Because nothing about your explanatory meme fits the case of Fr. Jeyapaul, who molested girls and not boys. And whose cultural roots have little if nothing to do with the wild 1960s and those gay liberation movements on which you want to hinge your sole explanation of—and solution for—the abuse crisis.
What is constant in story after story is cover-up. By pastoral authorities. At the highest levels. With all roads leading to Rome.
You are not doing the church a service through your mean-spirited diversionary gay bashing in response to the abuse crisis, Mr. Donohue. In fact, you are diverting valuable energy away from the real problem that needs to be solved, if the church ever gets beyond that crisis.
That problem is in Rome.
This Crookston story hits home for my partner Steve and me, because it’s his home diocese. He has siblings, in fact, who live in the very parish in which this abuse took place. It is interesting to note that when it was revealed that Catholic dioceses across the nation sent money to Maine to help strip the right of civil marriage from gay citizens of Maine last year, the Crookston diocese sent a huge chunk of money—huge for that area—to Maine.
When I reported on this last November, I noted that all evidence suggests that the dioceses that sent money to Maine sent funds donated by Catholics to their parishes in the expectation that those funds would support their parish, and who received no notice that their donations were being put to a political use in Maine.
Several weeks later, when National Catholic Reporter reported on the same issue, a reader with the username Charles_MN logged in to say that the largest per-capita donation of any diocese in the nation to the crusade to remove the right of marriage from Maine’s gay citizens came from the Crookston diocese. Charles_MN notes,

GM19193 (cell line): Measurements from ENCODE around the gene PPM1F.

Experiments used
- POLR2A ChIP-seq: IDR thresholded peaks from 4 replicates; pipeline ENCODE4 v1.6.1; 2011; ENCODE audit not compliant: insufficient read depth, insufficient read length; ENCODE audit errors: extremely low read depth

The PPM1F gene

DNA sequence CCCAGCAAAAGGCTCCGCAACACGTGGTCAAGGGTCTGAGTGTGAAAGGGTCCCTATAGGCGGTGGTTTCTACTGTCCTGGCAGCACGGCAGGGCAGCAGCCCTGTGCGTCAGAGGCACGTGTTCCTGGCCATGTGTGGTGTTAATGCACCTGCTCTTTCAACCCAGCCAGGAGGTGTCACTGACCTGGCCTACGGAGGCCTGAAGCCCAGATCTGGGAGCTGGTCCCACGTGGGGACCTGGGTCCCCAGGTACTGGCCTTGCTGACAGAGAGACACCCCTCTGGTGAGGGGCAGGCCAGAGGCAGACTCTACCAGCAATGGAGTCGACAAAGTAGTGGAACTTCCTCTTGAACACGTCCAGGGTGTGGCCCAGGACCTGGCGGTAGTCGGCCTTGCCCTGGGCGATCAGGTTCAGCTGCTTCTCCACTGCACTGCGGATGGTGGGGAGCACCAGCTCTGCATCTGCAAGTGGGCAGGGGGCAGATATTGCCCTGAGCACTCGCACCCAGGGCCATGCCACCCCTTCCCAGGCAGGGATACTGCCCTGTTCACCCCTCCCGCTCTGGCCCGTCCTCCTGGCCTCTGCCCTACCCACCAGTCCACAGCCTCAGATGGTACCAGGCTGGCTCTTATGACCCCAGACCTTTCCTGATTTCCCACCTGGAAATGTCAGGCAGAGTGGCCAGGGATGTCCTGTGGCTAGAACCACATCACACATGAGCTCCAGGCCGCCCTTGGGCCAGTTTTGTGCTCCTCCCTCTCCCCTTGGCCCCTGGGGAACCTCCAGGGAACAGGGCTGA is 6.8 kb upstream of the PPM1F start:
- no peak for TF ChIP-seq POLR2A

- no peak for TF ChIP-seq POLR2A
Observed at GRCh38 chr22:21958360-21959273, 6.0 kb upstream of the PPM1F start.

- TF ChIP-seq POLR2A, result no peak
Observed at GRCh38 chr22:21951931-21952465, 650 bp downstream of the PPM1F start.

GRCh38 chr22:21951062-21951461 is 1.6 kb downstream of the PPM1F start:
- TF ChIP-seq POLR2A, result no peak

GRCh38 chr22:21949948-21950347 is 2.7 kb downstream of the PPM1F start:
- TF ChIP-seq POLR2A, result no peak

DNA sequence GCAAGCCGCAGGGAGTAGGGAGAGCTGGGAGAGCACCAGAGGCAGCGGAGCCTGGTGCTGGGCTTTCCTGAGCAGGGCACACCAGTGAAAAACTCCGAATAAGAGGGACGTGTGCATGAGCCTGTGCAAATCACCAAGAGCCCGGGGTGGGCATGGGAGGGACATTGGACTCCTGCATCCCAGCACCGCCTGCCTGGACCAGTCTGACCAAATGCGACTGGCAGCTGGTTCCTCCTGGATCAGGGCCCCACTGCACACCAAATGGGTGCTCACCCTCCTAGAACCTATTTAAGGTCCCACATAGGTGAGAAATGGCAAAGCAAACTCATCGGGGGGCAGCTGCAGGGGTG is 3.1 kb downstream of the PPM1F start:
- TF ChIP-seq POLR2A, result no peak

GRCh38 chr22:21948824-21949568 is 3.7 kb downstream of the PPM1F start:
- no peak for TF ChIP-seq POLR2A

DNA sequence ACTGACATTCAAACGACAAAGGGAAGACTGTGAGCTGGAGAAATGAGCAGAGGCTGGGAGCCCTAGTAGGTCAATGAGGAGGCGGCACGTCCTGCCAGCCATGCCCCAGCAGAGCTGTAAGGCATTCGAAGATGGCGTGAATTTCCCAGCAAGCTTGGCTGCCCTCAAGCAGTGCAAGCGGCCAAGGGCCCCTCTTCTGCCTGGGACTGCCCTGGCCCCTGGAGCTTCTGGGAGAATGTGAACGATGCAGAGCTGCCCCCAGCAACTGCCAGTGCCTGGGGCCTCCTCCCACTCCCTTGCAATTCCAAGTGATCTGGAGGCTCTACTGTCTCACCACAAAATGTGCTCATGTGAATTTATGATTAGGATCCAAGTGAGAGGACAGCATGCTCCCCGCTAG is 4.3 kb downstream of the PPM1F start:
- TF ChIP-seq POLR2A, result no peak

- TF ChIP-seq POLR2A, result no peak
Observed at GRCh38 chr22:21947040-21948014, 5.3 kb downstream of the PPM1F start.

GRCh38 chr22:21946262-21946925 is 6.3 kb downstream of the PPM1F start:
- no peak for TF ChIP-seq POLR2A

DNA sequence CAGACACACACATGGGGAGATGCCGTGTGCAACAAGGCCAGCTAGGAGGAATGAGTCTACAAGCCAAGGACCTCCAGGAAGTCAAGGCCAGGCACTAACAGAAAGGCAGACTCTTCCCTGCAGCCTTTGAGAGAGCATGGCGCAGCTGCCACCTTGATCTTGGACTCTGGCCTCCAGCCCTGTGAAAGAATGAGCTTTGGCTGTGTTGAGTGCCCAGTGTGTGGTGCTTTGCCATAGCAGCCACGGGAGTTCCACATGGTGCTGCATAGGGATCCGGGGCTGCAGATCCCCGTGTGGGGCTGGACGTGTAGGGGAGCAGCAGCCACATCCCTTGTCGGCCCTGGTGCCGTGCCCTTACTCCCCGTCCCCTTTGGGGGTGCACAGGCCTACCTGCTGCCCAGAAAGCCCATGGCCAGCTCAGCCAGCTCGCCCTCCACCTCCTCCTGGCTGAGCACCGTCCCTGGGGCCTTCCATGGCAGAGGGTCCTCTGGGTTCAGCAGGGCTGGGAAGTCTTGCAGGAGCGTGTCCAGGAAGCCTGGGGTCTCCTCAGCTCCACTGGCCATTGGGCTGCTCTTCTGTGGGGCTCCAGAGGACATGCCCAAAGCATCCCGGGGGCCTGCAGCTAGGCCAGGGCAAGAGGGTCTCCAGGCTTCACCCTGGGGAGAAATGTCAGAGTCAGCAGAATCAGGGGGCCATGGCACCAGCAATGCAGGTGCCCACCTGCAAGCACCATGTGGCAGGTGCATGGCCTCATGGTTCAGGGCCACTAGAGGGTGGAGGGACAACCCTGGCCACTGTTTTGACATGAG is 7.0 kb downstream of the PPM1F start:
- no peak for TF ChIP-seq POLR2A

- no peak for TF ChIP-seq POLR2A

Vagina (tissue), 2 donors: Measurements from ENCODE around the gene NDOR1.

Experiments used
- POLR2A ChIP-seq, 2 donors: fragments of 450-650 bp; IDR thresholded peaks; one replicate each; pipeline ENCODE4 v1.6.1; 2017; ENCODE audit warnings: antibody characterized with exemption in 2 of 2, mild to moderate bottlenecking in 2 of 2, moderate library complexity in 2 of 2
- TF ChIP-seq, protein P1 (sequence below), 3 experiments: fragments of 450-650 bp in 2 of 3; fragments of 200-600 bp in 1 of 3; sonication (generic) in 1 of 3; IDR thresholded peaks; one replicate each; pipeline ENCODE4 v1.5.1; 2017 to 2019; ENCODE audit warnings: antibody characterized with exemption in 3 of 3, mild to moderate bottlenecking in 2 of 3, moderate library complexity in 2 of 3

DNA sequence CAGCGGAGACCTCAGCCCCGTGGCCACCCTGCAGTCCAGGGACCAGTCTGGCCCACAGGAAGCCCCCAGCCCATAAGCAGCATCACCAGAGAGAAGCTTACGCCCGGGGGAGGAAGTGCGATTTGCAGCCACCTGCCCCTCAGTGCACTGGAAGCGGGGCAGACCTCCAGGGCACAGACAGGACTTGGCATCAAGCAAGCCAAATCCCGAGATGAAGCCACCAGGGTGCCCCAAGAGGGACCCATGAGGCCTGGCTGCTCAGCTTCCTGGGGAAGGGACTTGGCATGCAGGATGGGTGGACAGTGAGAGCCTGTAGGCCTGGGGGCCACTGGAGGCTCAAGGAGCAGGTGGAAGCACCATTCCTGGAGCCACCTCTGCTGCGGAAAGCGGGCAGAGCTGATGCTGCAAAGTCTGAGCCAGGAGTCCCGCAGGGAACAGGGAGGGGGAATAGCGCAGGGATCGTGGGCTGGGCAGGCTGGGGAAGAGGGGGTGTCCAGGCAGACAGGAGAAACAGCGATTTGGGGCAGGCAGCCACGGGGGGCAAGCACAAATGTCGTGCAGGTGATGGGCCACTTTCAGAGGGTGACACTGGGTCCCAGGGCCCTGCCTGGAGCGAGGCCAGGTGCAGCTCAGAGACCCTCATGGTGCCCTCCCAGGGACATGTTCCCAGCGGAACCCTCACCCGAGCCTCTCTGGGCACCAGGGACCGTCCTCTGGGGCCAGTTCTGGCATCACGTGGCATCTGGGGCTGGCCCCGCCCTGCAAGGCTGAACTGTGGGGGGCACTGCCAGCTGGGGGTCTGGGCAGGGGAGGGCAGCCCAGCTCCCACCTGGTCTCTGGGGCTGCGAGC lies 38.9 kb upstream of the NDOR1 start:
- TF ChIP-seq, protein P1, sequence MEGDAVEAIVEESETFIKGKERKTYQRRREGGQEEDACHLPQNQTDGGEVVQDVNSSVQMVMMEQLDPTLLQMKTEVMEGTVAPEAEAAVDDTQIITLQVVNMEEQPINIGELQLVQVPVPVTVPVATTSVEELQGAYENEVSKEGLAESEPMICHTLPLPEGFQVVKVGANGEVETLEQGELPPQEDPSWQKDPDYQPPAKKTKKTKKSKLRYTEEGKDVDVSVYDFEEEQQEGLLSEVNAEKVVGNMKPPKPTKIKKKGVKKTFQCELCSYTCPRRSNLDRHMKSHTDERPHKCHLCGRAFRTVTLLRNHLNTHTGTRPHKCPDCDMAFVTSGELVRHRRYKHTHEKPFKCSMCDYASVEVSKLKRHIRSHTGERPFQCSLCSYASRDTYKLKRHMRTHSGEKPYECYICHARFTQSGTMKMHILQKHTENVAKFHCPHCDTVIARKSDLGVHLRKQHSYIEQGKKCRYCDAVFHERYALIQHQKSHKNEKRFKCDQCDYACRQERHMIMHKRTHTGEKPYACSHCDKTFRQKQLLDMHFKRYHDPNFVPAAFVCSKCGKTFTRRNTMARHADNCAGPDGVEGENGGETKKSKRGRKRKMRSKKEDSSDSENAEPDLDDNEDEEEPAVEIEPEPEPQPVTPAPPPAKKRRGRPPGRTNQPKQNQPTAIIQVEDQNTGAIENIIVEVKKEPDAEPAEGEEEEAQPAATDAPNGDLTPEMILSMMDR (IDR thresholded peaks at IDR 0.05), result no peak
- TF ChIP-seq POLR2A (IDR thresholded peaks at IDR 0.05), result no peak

One has to wonder, where did this sum come from? Was it from the general fund? What say did the hard working people who give weekly to the diocese have? I would probably guess very little. What was the actual intent of Bishop Hoeppner who approved this large sum in the end? Was it to curry favor at higher levels? The people of the Crookston Diocese expected a better, more local use of their money in this tough economy to help their neighbors using real Catholic Social Justice teachings.
Given what we now know has been going on in the Crookston diocese in recent years, the siphoning off of money contributed by Catholics of that diocese to remove the right of marriage from gay citizens in Maine seems exceptionally ill-considered. If not downright evil.
There seem to be real challenges in the Crookston diocese for which money donated by local Catholics would be far better spent.
* I appear to be in error here. The documents that the New York Times article has placed online indicate that Archbishop Amato is the secretary of CDF. So ** Bishop Balke’s statement that he had not had a reply from the CDF evidently means he did not receive any direct reply from Levada. And yet what Balke says in his 14 December 2009 deposition is, “I don’t recall any response from the Congregation.” Which suggests that he himself regarded the formal statement of reception of his letter by Amato as not a response, but an acknowledgment of receipt of the letter . . . .
Cross-posted from Bilgrimage, 6 April 2010.